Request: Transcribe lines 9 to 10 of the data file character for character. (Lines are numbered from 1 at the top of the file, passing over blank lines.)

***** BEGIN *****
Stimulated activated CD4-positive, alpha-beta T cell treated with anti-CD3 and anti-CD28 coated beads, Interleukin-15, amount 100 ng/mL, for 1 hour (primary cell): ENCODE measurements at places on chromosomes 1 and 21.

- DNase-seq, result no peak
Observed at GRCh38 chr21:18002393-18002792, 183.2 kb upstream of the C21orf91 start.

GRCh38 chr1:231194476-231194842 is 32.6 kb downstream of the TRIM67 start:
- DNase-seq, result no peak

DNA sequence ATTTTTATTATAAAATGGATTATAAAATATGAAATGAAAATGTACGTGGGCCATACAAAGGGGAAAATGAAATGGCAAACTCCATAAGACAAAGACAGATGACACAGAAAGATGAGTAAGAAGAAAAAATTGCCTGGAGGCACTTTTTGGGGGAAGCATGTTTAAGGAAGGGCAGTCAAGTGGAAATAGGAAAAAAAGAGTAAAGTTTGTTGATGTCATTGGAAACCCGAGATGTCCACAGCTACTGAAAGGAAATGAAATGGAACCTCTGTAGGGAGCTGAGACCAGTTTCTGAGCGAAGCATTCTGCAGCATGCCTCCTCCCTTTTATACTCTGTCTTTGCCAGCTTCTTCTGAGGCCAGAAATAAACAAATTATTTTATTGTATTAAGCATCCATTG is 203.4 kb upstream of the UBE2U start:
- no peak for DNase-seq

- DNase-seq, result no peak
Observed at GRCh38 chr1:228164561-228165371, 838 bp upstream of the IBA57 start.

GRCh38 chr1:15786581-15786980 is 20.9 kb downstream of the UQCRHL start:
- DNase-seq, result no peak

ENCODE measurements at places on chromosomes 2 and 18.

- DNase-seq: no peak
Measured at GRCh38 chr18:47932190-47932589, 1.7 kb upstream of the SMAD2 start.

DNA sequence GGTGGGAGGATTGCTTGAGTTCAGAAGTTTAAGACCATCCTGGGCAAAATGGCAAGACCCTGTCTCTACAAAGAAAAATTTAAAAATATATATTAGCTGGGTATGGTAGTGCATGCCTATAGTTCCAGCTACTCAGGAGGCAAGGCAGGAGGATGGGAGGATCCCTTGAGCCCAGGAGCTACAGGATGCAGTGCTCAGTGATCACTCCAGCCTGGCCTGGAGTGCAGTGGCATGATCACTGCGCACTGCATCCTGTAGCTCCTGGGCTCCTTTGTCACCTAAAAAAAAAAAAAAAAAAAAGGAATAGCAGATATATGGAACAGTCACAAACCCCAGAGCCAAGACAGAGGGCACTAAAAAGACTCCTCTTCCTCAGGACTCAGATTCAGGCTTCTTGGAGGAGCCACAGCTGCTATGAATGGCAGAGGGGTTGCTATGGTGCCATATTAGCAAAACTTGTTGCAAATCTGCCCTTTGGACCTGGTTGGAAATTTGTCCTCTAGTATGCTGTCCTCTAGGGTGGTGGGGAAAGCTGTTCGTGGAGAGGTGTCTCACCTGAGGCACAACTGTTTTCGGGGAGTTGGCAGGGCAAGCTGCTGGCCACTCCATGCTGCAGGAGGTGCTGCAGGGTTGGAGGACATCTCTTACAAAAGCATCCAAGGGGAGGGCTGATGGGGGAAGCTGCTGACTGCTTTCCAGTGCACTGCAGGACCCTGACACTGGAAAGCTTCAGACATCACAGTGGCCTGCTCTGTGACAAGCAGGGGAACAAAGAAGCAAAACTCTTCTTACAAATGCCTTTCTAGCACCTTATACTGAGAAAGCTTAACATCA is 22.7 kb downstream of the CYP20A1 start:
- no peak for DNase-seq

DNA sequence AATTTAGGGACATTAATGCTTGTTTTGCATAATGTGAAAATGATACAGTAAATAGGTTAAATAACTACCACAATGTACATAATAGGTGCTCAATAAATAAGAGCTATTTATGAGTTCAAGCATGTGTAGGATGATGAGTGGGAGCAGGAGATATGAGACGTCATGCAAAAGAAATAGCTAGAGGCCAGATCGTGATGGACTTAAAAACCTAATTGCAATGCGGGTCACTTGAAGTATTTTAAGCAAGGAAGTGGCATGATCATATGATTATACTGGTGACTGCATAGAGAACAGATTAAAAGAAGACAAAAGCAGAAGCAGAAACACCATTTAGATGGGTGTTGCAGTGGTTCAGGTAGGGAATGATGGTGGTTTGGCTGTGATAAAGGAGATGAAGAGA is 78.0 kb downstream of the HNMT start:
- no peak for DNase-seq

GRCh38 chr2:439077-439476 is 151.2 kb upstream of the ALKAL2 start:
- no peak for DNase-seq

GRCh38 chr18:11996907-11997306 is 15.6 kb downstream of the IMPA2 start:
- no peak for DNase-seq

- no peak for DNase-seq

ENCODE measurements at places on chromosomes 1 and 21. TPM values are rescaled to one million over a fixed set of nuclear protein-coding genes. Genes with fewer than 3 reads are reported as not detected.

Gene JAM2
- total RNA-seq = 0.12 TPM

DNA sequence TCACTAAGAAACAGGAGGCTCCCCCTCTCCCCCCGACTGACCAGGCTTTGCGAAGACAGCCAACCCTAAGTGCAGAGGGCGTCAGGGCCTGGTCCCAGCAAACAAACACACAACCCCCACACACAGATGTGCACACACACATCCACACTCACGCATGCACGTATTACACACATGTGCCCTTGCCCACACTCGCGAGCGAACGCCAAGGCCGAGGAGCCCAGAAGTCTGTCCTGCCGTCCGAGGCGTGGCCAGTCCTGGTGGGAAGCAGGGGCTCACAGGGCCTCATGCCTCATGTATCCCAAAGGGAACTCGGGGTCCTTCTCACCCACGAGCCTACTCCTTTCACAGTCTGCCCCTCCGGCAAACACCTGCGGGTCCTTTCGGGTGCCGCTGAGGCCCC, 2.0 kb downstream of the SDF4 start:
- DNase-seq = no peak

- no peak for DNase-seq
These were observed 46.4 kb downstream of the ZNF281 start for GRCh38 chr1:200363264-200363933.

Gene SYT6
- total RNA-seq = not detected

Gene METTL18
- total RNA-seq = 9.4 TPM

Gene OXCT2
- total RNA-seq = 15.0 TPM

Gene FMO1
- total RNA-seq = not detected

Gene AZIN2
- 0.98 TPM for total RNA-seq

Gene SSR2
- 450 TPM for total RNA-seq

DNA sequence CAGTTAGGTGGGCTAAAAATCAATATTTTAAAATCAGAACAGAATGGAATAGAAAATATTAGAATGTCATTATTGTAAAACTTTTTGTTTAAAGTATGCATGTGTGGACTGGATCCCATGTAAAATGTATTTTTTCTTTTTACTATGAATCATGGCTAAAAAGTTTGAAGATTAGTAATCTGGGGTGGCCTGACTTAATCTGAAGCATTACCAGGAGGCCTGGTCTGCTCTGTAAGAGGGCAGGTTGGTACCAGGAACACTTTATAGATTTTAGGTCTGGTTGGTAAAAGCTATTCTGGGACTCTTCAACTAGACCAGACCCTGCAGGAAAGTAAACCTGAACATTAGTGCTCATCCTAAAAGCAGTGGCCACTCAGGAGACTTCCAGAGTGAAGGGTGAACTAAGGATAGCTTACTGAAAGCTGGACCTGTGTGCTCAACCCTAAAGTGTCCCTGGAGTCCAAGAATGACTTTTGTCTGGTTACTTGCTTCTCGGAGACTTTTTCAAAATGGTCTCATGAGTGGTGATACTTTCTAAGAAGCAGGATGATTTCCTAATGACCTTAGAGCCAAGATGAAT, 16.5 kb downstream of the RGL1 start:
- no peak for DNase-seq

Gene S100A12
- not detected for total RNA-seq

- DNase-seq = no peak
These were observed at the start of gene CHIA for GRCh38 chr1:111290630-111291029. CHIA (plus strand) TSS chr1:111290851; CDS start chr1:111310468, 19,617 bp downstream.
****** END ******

Observed at GRCh38 chr1:228164561-228165371, 838 bp upstream of the IBA57 start.

GRCh38 chr1:15786581-15786980 is 20.9 kb downstream of the UQCRHL start: